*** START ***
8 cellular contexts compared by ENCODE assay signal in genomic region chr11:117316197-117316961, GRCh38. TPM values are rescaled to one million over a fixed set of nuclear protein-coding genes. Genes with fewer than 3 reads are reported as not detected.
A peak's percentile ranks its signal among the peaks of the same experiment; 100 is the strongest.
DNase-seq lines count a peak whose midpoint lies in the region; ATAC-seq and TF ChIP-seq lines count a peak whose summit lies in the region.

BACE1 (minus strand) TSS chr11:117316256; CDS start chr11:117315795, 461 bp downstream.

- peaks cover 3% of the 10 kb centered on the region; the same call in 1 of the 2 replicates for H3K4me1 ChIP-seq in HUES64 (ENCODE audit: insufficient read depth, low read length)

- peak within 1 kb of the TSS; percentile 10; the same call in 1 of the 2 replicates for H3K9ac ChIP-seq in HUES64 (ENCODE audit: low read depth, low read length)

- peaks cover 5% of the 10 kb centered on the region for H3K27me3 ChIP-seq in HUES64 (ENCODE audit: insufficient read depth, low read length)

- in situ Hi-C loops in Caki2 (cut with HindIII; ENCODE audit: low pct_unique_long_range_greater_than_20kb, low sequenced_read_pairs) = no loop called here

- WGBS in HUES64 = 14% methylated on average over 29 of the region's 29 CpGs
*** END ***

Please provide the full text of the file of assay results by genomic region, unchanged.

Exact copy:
8 cellular contexts compared by ENCODE assay signal in genomic region chr11:117316197-117316961, GRCh38. TPM values are rescaled to one million over a fixed set of nuclear protein-coding genes. Genes with fewer than 3 reads are reported as not detected.
A peak's percentile ranks its signal among the peaks of the same experiment; 100 is the strongest.
DNase-seq lines count a peak whose midpoint lies in the region; ATAC-seq and TF ChIP-seq lines count a peak whose summit lies in the region.

BACE1 (minus strand) TSS chr11:117316256; CDS start chr11:117315795, 461 bp downstream.

- peaks cover 3% of the 10 kb centered on the region; the same call in 1 of the 2 replicates for H3K4me1 ChIP-seq in HUES64 (ENCODE audit: insufficient read depth, low read length)

- peak within 1 kb of the TSS; percentile 10; the same call in 1 of the 2 replicates for H3K9ac ChIP-seq in HUES64 (ENCODE audit: low read depth, low read length)

- peaks cover 5% of the 10 kb centered on the region for H3K27me3 ChIP-seq in HUES64 (ENCODE audit: insufficient read depth, low read length)

- in situ Hi-C loops in Caki2 (cut with HindIII; ENCODE audit: low pct_unique_long_range_greater_than_20kb, low sequenced_read_pairs) = no loop called here

- WGBS in HUES64 = 14% methylated on average over 29 of the region's 29 CpGs